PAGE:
- Third, FCPA law remains undeveloped because it never had time to adequately develop prior to the rise of DPAs and NPAs. While the FCPA has existed since the late 1970s, enforcement prior to the turn of the century was very limited. By the time FCPA enforcement began to pick up in the early 2000s, the use of DPAs and NPAs was also on the rise, and quickly became common tools for handling FCPA violations. As a result, a large number of cases were shunted down a track that would produce no workable case law, leaving the ambiguities surrounding the FCPA statute unmolded. While DPAs and NPAs are by no means unique to FCPA enforcement, other forms of high-profile white collar crimes, such as insider trading, had an extended period of time in which case law could develop. Many of the major cases that shaped the now accepted parameters for insider trading rules occurred prior to the rise of DPAs and NPAs, creating a sufficiently definite body of law for individuals and corporations to way the decision to go to trial into the 21st century, a development that never occurred for the FCPA.
None of these factors seems likely to change in the near future, meaning that FCPA trials will remain something of a rarity.
Another factor is that the DOJ and SEC don’t charge individuals (who are more likely to contest charges) is the vast majority of corporate enforcement actions including those based on dubious and aggressive enforcement theories. Consider the enforcement theory that employees of various foreign health care systems are “foreign officials” and thus on par with Presidents and Prime Ministers. The government has used this enforcement theory in approximately 25 corporate enforcement actions, but NEVER ONCE against an individual.
In my amicus brief supporting cert in the Esquenazi “foreign official” matter, a good portion of my brief was trying to explain to the Supreme Court the absence of FCPA case law (it is largely a function of the DOJ (and SEC’s) own making) and they like it that way.
Professor Mike Koehler
I very much agree with you that one of the reasons we see very few FCPA trials is the absence of cases brought against individual defendants — though we may disagree on whether that’s a good or bad thing (https://globalanticorruptionblog.com/2015/04/21/individual-fcpa-liability-a-risky-proposition-for-fcpa-enforcement-proponents/), just as we disagree on whether the DOJ’s interpretation of “foreign official” is reasonable (https://globalanticorruptionblog.com/2014/05/20/u-s-v-esquenazi-some-knee-jerk-reactions/). But putting those debates aside for the moment, I think Nick is also raising and addressing a distinct question: Why is it the case that, even if we restrict our attention only to cases brought against companies, do we see fewer trials in the FCPA context than we do in other areas of corporate crime, like antitrust or securities fraud? I think Nick’s suggestions are a plausible starting point, but I’m still not sure I feel like I have a really good answer to this really good question.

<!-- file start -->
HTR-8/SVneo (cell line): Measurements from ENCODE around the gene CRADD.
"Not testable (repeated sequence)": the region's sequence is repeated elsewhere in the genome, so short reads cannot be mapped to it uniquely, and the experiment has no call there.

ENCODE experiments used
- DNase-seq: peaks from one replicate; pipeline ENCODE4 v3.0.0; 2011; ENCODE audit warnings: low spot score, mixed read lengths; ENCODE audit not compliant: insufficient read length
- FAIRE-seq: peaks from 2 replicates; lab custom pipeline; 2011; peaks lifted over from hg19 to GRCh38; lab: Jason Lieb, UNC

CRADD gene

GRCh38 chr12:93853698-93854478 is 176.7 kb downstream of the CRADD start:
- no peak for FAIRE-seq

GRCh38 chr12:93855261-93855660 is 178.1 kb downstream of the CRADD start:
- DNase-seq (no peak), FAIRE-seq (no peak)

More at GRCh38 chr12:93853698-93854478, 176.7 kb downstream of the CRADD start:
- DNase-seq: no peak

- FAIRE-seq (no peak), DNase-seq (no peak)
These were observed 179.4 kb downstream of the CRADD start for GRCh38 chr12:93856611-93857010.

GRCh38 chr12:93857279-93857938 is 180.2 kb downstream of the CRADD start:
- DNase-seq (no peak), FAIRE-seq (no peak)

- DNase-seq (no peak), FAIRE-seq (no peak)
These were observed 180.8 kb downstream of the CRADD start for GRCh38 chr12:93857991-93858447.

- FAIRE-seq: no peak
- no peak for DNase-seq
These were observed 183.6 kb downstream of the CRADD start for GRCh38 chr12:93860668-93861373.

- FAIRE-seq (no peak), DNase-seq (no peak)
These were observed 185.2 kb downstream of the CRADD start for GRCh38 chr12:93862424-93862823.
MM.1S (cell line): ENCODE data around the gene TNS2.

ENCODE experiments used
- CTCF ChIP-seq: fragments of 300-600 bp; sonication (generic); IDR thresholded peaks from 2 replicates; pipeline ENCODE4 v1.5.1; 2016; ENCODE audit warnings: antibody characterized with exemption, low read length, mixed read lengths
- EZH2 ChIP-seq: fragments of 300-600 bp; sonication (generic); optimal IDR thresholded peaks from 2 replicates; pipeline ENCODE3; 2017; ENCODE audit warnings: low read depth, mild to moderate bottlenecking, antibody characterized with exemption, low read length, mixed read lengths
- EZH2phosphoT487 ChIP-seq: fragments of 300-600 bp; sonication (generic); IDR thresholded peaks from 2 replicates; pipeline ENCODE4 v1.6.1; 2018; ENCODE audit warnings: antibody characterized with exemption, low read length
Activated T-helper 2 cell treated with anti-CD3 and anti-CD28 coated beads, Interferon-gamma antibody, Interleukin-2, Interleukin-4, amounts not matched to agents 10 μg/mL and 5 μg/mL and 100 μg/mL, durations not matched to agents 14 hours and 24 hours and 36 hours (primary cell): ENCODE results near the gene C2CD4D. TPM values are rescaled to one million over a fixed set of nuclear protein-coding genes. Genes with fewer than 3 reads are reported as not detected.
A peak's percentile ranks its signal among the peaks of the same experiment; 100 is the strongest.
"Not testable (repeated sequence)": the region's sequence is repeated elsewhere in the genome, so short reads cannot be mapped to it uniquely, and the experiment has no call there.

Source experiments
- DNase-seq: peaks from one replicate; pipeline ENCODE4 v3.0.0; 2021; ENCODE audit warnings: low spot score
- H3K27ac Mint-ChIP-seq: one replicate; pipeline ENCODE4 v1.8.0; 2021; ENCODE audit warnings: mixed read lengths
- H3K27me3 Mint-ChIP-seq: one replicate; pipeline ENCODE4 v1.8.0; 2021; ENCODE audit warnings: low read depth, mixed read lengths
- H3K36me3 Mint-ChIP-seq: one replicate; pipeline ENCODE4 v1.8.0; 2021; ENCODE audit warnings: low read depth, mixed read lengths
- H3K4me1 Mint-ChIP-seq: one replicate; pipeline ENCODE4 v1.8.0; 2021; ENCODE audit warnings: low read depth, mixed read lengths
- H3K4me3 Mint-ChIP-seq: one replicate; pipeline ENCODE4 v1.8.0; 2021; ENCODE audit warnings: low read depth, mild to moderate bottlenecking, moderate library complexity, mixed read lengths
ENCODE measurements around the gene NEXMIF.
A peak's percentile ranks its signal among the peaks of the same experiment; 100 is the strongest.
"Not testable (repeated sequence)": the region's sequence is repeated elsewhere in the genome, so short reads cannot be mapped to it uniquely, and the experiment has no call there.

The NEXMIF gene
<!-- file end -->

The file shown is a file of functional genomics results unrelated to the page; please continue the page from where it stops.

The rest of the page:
Statistically, I am not sure it is true that a higher percentage of criminal antitrust cases (whether against a business organization or an individual) or securities fraud cases are fully litigated compared to criminal FCPA cases. I would like to see this data (if it even exists).
The below post and podcast discuss certain of the relevant issues.
There have been two instances of business organizations putting the government to its burden of proof in FCPA matters and both times the government ultimately lost.
Fascinating. The perverse incentives for enforcement officials have been commented upon before. Maybe this should spur debate about the costs of adopting a deal-based approach over moving courts for trial. Trials in court allow for development of statutory interpretation, narrowing the area of ambiguity when statutes are drafted in too broad a fashion. Judicial interpretation supplements the fair notice requirements that a statute alone might not be doing satisfactorily (often argued in the case of the FCPA). Courts often have the potential of imbuing the law with a fairer interpretation as well as they are not answerable to either side. While the success rate of prosecutions is frequently acknowledged, this cost is not mentioned often.
Of course, Esquenazi shows that courts can get it wrong and worsen the situation (which, arguably, did happen there). Coming from India – which does not allow for any plea deals in corruption cases – I have seen courts get it wrong too often! But I think this does not take away from the merit of the argument itself.